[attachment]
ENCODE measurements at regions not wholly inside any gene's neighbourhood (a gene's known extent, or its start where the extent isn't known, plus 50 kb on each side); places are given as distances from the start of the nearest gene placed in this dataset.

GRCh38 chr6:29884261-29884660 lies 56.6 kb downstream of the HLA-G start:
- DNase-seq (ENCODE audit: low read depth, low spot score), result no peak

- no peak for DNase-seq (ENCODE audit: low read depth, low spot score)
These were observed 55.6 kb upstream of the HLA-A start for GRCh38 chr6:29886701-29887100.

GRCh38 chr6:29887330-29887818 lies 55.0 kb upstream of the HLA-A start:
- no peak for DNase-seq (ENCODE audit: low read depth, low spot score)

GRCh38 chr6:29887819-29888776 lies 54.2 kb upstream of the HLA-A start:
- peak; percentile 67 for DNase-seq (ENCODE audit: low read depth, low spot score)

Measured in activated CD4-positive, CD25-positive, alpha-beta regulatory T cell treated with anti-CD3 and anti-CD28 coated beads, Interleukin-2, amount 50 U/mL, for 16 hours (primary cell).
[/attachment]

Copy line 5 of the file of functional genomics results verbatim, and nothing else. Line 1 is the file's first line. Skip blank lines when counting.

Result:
These were observed 55.6 kb upstream of the HLA-A start for GRCh38 chr6:29886701-29887100.